Rigorous Implementation Science

AMGA uses rigorous research methodologies for evaluating the uptake, adoption, and integration of evidence-based practices, interventions, and policies into routine health care in clinical, organizational, or policy contexts. For example, we use the Consolidated Framework for Implementation Research (CFIR) construct domains (intervention, outer setting, inner setting, individual characteristics, and process) to assess how these factors positively or negatively influence implementation. And, when confronting multiple implementation barriers, AMGA employs the Expert Recommendations for Implementing Change (ERIC), a protocol for mixed methods research developed with input from a wide range of experts in implementation science and clinical practice.

Implementation Science

Implementation science

  • Bridges gap between clinical research, everyday practice, public health
  • Builds knowledge base about HOW health information, interventions, new clinical practices, guidelines, and policies are transmitted and translated for healthcare service in specific settings
  • Variety of research designs, methodological approaches, and partnerships with key stakeholder groups (patients, providers, organizations, systems, communities): science of engagement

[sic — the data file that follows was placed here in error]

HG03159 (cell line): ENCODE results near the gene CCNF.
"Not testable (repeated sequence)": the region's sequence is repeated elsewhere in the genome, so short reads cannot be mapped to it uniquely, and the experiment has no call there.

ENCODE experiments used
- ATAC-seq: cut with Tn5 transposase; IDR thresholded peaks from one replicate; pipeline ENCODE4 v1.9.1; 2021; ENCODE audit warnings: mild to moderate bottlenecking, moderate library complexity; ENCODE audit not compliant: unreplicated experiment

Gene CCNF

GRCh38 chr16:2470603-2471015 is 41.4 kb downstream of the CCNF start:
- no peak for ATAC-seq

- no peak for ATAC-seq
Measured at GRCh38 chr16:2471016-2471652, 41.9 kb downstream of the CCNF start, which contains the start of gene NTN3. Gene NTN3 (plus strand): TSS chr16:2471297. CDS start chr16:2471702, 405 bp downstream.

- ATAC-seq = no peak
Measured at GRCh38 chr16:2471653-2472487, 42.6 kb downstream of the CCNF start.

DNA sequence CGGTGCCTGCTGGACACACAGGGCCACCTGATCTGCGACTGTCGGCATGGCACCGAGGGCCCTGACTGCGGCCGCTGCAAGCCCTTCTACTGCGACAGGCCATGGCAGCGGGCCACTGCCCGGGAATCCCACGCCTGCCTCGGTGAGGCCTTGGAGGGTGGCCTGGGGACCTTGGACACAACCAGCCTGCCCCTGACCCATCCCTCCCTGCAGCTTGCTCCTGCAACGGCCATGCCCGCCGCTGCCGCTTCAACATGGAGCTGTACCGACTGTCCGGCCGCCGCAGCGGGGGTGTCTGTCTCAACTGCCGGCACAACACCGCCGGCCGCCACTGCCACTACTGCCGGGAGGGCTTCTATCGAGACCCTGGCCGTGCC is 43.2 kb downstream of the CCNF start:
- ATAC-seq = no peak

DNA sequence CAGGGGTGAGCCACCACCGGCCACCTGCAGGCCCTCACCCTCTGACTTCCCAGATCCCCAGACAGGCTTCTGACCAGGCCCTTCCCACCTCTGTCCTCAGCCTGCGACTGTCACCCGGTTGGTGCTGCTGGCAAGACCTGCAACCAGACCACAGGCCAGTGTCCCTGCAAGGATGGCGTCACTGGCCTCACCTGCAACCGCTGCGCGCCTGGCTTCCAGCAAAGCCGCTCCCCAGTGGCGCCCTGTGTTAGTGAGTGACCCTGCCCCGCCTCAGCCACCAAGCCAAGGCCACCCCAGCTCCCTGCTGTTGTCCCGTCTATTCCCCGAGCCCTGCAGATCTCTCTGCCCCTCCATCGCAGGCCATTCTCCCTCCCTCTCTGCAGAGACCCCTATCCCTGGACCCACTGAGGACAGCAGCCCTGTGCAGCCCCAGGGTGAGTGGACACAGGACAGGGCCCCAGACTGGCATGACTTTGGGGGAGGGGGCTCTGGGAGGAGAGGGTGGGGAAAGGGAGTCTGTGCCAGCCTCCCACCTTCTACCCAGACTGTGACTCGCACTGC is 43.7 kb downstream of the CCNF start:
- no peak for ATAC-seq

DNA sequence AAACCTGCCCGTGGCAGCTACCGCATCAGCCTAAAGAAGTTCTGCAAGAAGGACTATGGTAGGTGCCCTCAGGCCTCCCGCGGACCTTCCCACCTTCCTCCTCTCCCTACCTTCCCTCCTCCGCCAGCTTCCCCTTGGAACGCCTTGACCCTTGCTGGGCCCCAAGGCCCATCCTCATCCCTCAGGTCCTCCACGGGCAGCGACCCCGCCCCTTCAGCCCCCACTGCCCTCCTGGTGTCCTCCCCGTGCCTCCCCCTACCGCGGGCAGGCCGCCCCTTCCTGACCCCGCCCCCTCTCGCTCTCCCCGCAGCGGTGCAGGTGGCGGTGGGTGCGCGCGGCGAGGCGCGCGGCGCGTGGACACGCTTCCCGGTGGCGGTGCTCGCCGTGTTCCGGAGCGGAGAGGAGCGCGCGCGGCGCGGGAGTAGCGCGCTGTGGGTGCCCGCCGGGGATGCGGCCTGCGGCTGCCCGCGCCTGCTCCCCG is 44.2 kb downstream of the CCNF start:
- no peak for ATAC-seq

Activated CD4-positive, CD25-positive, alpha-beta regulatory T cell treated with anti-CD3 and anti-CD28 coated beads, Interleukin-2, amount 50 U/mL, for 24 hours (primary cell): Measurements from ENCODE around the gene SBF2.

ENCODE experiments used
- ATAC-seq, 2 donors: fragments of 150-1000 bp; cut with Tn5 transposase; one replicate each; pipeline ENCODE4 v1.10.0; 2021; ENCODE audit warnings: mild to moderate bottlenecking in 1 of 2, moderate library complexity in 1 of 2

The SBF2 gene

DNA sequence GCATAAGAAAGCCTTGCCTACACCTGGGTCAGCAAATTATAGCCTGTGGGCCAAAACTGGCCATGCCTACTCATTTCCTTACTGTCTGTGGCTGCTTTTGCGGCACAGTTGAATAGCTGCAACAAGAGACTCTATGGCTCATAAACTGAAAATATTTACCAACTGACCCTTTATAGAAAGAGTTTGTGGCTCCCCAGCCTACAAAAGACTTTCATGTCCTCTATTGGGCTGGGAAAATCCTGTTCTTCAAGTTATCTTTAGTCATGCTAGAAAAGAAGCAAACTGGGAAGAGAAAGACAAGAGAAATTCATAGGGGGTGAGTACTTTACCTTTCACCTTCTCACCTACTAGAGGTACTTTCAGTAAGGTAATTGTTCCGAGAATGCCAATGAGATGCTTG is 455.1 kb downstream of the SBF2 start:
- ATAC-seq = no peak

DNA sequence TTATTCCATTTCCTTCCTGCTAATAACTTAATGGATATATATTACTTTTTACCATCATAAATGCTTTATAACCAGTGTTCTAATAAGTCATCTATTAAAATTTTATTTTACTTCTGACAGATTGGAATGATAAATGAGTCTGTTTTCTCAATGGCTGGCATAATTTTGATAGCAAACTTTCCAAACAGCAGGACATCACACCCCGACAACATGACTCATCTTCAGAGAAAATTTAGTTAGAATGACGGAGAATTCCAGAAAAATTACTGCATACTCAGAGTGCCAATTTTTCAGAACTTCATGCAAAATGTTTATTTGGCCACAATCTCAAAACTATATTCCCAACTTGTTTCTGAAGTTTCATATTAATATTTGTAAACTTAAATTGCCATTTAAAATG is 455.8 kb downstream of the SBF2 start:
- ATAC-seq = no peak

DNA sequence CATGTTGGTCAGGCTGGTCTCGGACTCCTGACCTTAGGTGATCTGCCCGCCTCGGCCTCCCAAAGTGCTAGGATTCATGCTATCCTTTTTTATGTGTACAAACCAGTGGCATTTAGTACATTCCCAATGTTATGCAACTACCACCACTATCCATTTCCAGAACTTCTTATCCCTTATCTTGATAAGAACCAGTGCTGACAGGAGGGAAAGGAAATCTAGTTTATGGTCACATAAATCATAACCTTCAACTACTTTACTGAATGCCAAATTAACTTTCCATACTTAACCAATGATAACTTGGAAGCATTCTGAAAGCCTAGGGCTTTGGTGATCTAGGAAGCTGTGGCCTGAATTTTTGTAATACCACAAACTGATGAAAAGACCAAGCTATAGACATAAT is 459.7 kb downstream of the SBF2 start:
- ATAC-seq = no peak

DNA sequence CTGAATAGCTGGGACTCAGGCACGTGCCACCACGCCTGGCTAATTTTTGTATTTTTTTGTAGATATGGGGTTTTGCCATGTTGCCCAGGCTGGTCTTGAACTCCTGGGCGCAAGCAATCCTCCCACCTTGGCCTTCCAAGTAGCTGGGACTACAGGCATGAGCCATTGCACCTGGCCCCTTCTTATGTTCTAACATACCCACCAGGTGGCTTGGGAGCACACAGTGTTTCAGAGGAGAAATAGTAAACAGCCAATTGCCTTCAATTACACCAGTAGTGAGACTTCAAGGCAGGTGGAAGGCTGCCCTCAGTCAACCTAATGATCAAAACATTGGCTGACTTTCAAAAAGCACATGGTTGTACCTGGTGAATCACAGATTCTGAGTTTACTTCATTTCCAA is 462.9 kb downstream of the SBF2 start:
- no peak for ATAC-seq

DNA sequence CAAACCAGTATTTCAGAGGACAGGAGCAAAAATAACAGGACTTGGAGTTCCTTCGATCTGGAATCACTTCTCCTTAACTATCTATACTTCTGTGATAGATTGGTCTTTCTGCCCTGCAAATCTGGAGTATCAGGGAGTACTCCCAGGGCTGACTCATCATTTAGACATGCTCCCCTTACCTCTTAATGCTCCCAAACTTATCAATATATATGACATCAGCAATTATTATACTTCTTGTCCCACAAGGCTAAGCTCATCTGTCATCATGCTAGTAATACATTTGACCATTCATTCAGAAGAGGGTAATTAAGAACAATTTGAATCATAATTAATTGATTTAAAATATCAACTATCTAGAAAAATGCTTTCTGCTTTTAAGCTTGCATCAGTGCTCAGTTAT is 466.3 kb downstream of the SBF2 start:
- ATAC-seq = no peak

• Develops and tests ways to effectively and efficiently integrate evidence-based practices, interventions, and policies into routine health settings

Many factors can influence the success of implementation. We know that commitment, involvement, and accountability of leaders and managers leads to a stronger implementation climate and greater implementation success. Implementation science fosters learning across and between disciplines enabling researchers to learn from practitioners and vice versa. By its nature, implementation science fosters innovations that originate at the clinic level in response to real-world challenges. Many elements of implementation science can benefit from shared learning (strategy and culture; leadership development; communication; relationships with and among care teams; engaging patients and families, as well as payers; financial and compensation models; IT support; and monitoring and evaluation).